Visible (left), longwave (middle), shortwave (right). The matrix is somewhat fluorescent in these, which is unusual
There are brilliant red spots in the upper right that barely show in the photo
A rare Buchanan "tube egg" pair. Rod Robins (the rancher who owned the beds, now sadly deceased) and I dug these in 2012. To my knowledge these are the only ones dug for over 40 years.
Another tube egg
My naughty tube egg ;) Cool reds in SW.
From the first bed discovered, dug in the 1970s. Insane colors, my second favorite fluorescent egg (so far LOL).
Priday Agate Beds (Richardson Ranch), Oregon
In general the LW light tends to produce cooler, bluer colors, the SW light gives greener, more intense colors. Most of the purple matrix is due to reflection from the light, not fluorescence. A lot of the banding in these eggs is much stronger in UV.
These can be fantastic! Very colorful in LW UV.
Double egg from Paul Colburn's "Blackjack drift" in the Blue Bed. The vertical purple line is cyanoacrylate glue.
I used both the LW and SW lights in the right photo for a more interesting look :)
Notice how much more the banding shows up in the UV photos.
Not too much difference between LW & SW.
McDermitt "Middle bed". I think there's a theme here (SW looks a lot like LW).
Lucky Strike Mine, Oregon
Is there a ghost in the LW photo? :)
Alex McDonald "Green Eggs n Ham Bed", Oregon
Mostly jelly opal center, which fluoresces crazy bright white in LW, an eerie green in SW
Eagle Point (aka Dant & Frieda) Oregon
Visible & SW UV.
Valley View Mine, Oregon
Vis & SW UV. Nice royal blue color. The nearby Lucky Strike eggs don't fluoresce very much.
Cottonwood Creek (aka Harper & Skull Spring) Oregon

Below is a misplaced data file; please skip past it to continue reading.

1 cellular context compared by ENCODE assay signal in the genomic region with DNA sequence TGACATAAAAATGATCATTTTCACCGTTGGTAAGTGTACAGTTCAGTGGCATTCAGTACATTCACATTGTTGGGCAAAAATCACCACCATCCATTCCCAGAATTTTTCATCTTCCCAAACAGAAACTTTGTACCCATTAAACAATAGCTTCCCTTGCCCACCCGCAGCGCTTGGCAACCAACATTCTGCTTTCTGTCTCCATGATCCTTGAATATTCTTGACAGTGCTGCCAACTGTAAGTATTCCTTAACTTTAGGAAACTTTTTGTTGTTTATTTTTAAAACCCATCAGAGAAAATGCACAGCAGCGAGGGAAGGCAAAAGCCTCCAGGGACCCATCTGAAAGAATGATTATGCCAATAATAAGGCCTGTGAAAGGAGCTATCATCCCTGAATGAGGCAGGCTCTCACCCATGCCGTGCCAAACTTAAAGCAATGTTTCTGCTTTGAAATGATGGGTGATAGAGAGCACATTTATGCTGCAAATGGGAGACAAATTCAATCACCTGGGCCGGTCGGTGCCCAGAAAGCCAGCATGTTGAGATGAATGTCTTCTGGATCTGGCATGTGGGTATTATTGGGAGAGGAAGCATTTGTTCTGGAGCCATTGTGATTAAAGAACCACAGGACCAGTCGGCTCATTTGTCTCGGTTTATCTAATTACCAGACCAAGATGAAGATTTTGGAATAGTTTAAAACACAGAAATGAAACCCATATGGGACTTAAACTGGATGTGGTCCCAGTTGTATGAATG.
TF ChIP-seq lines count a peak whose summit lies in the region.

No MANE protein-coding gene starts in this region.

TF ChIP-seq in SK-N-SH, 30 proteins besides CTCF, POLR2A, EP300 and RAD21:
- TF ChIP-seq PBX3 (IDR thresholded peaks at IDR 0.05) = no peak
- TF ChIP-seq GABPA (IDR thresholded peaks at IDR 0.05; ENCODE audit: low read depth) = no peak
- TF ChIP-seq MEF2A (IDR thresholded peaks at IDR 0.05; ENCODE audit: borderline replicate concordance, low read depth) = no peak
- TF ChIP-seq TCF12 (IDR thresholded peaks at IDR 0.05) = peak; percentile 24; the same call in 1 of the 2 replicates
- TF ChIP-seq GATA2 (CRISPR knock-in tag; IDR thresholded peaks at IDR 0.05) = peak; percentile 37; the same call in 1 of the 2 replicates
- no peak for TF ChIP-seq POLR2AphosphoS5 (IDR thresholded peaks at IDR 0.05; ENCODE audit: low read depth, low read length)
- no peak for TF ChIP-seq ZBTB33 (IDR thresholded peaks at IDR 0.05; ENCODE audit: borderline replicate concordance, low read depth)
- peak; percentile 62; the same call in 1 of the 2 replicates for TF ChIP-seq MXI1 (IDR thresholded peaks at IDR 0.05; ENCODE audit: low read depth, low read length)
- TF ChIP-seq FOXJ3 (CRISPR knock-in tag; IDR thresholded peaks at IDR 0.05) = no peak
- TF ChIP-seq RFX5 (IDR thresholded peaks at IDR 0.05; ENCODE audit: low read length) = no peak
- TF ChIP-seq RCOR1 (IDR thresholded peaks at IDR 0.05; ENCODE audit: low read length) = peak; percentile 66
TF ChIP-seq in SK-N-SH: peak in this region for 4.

Ochs Pony Creek Bed, Oregon
So bright it almost hurts your eyes :)
Baker Ranch, New Mexico
The matrix fluoresces with pretty spots in this one.
The matrix doesn't fluoresce at all. Weird...
Desolation Canyon, Oregon
The translucent agate in the center is totally opaque in UV
Some of the agate only fluoresces in SW UV. Forgive the reflection of the UV flashlight in the LW photo :(
Friend Ranch, Oregon
The banding in the black ring in the SW photo is totally invisible in daylight.
The same with this egg. Many more details are visible in SW light.
Fallen Tree Bed, Oregon
LW only, nothing more fluoresces in SW.
Steens Mountain, Oregon
Most of these have a white mineral center (probably a zeolite) surrounded by a thin agate layer. The minerals, whatever they are, all fluoresce in multiple colors.
Not sure where some of these are from, unfortunately
Secret Ridge (aka Harney Rim), Oregon
Beautiful pair, too big to fit in the same photo!
Little Naches River, Washington. The blue lines are cyanoacrylate glue, this one was pretty shattered like many of them are.
Dugway Geode Beds, Utah
Succor Creek, Oregon. I don't know what proportion of these fluoresce but this one is impressive!
White Fir Spring, Oregon. From the agate bed. The more well-known jasper eggs from White Fir don't fluoresce at all.
Stephenson Mountain, Oregon
Whistler Spring, Oregon. Green under both LW and SW UV. Notice how the patterns in UV are mostly invisible in normal light. This is the only fluorescent one in my collection.
Upper Tub Spring, Antelope Oregon
Trollin Ranch, Oregon
Utah (unknown location)
Oregon unknown bed. Some of the banding is only visible in UV.
Oregon (probably Priday)
Oregon (prob. Pony Creek or Priday)